Company says "battery-refueling" stations are cheaper than standard chargers

Give Nunzio La Vecchia credit for being blunt, if not exactly accurate. The chief technology officer of NanoFlowcell Holdings recently touted his company's so-called flow-cell battery technology in a blog post. And according to him, "virtually no one wants an electric vehicle."

More than 370,000 prospective Tesla Model 3 buyers notwithstanding, La Vecchia says his company's battery-"refueling" proposition is far better than recharging vehicles. The concept is that, instead of a 1,500 pound (680 kilogram) lithium-ion battery that can take hours to fully recharge, NanoFlowcell's setup includes two tanks – one with positive liquid electrolytes and one with negative liquid electrolytes – that can carry 40 gallons (151 litres), as well as a shoebox-sized flow cell. There, the positive and negative electrolytes (similar to salt water) react to create the power that ends up moving the vehicle.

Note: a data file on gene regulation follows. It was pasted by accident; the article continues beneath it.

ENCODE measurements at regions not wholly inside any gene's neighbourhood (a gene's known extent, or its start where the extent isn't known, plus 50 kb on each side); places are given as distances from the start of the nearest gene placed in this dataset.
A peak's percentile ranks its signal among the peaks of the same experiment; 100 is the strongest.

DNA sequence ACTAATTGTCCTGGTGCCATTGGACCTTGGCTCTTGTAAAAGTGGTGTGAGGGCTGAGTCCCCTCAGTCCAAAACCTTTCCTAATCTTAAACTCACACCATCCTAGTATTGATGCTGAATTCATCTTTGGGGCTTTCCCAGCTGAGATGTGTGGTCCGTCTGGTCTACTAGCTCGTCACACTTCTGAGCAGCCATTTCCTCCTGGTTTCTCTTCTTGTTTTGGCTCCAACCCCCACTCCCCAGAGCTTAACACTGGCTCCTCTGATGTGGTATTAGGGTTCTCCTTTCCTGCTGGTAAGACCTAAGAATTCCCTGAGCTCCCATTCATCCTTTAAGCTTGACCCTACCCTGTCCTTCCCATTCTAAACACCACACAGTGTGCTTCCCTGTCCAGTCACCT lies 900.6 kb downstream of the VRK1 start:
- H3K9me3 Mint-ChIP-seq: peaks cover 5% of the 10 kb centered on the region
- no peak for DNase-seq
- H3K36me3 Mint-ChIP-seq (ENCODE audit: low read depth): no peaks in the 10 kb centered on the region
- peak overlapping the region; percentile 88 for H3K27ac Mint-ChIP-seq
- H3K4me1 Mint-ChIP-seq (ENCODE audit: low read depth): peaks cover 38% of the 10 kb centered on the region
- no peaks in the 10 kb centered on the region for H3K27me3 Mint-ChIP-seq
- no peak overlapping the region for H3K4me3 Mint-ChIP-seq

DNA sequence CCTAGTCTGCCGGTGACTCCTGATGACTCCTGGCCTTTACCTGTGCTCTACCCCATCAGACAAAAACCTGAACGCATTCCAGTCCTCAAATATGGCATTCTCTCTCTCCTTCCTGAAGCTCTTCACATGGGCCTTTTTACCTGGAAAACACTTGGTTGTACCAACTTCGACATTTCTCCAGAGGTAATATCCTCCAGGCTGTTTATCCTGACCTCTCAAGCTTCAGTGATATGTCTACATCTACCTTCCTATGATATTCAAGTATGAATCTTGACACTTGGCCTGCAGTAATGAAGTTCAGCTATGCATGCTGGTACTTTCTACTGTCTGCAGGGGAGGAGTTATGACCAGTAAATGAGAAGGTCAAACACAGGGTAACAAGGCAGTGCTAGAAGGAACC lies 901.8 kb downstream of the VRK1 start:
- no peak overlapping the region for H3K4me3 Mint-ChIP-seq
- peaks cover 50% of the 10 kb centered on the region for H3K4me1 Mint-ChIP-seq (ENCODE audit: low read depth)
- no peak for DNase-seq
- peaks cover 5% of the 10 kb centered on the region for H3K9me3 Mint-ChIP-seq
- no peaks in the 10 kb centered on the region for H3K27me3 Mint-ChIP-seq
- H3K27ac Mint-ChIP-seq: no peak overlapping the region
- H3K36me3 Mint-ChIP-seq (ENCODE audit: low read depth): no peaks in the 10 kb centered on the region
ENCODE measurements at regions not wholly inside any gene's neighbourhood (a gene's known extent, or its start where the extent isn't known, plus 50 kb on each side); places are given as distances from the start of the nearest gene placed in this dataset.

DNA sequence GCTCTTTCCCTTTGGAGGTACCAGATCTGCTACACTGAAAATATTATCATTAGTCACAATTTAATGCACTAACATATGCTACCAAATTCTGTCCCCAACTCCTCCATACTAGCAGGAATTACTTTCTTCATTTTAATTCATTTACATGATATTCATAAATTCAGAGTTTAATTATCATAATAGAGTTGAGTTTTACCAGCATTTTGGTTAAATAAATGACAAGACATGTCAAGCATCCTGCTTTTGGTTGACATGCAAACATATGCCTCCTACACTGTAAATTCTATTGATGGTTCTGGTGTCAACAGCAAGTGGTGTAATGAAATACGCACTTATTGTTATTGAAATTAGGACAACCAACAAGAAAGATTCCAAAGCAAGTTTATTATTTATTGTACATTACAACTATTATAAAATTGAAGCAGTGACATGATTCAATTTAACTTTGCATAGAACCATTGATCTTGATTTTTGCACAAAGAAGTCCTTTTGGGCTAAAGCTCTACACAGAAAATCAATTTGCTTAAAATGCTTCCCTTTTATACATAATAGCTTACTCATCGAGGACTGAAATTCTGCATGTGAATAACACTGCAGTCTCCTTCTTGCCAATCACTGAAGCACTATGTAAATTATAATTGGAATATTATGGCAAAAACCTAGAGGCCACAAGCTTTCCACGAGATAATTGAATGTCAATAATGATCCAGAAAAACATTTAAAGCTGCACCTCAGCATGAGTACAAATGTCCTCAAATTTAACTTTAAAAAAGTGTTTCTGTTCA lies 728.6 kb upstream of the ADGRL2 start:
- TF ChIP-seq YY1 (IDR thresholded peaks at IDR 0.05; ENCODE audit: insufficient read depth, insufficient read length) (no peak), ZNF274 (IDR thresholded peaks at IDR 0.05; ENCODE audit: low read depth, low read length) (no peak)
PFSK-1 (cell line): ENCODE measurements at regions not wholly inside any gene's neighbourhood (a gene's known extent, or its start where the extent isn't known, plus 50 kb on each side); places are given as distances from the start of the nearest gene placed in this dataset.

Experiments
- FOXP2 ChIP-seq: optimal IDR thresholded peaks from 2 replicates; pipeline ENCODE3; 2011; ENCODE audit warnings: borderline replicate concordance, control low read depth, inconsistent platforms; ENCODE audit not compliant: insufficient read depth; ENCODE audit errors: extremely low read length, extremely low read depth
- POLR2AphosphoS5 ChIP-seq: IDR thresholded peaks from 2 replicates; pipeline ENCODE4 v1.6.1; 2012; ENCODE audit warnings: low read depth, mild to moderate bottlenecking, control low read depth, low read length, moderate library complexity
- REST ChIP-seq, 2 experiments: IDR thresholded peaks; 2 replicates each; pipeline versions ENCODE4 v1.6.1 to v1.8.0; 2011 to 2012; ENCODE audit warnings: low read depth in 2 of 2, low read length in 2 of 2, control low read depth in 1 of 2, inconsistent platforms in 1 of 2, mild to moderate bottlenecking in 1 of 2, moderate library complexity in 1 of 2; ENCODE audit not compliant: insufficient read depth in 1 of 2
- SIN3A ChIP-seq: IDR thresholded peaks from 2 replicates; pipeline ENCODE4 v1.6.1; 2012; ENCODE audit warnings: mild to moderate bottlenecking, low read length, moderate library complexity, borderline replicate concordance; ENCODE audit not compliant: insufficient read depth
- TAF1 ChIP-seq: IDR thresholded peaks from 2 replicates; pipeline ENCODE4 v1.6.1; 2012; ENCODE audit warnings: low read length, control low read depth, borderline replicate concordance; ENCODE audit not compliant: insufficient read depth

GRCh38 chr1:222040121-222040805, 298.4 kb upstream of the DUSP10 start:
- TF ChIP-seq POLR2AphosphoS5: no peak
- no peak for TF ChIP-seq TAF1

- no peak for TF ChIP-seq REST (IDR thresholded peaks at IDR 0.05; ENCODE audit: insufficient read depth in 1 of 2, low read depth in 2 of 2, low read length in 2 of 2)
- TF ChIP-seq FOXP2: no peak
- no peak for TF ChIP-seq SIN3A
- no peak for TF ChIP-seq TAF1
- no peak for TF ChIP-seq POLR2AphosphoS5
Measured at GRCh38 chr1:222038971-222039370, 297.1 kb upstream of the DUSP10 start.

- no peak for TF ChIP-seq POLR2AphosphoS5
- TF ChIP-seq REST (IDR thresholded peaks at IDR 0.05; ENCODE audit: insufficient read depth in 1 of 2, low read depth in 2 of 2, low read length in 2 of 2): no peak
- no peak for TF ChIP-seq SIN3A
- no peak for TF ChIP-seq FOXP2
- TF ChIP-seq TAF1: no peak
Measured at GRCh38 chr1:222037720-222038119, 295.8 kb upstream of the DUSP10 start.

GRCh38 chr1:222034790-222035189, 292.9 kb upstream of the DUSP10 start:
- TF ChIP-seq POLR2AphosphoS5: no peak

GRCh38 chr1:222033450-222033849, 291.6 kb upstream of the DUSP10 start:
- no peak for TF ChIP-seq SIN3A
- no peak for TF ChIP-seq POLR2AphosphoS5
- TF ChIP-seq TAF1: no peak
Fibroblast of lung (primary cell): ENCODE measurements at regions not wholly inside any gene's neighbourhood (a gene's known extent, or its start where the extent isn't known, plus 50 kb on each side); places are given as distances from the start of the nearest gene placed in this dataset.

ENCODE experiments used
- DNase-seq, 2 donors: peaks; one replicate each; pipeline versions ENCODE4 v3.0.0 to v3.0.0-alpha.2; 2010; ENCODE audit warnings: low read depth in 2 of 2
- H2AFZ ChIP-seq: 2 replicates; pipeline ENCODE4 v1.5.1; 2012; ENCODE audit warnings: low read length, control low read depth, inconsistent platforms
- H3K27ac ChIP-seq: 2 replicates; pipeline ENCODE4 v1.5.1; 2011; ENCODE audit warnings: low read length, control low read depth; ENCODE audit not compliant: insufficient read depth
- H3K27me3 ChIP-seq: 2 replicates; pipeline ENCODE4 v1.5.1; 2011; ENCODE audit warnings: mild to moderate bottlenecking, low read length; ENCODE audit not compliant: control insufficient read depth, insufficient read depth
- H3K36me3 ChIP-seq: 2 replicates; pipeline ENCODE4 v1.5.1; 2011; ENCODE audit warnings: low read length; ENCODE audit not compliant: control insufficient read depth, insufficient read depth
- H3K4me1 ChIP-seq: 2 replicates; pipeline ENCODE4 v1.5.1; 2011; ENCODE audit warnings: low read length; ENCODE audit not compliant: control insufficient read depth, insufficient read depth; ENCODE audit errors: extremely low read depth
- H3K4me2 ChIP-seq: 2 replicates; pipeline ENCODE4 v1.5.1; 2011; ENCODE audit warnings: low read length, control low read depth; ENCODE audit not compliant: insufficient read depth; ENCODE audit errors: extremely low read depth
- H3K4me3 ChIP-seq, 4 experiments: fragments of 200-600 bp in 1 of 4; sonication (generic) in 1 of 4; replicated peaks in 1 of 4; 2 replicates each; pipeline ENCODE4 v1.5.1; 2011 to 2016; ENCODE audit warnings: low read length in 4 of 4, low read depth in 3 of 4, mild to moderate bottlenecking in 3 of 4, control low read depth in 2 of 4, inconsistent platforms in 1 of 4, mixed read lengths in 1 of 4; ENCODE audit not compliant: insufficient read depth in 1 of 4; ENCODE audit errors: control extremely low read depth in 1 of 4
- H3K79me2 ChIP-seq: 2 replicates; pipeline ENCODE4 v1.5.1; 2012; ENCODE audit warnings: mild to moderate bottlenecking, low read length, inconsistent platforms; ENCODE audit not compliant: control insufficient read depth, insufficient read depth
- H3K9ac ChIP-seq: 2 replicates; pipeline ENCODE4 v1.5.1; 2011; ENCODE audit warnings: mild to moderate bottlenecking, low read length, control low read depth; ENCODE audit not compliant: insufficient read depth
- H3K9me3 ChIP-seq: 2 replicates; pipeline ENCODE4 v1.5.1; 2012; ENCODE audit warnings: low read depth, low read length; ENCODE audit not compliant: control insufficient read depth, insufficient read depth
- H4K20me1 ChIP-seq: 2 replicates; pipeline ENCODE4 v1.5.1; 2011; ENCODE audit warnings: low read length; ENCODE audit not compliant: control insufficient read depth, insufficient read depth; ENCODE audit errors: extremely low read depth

The company says that conventional gas tanks can more cheaply be retrofitted to carry the liquids than the cost of building plug-in vehicle recharging stations. Additionally, a NanoFlowcell-equipped vehicle can be filled up in about five minutes.

Back in October, the company seemed to be talking big as well, pitching an all-wheel drive vehicle that could go from 0 to 60 miles per hour (0-96 kilometres per hour) in less than three seconds, had a range of more than 500 miles (805 km), and had a top speed of 186 mph (299 km/h). The Quant F concept vehicle and the smaller Quantino concept were unveiled at last year's Geneva Motor Show. The company said at the time that production could start as early as this year, and that its first vehicles may hit the streets as soon as 2018. We shall see. While we wait, check out the wording of the rather optimistic blog post below.


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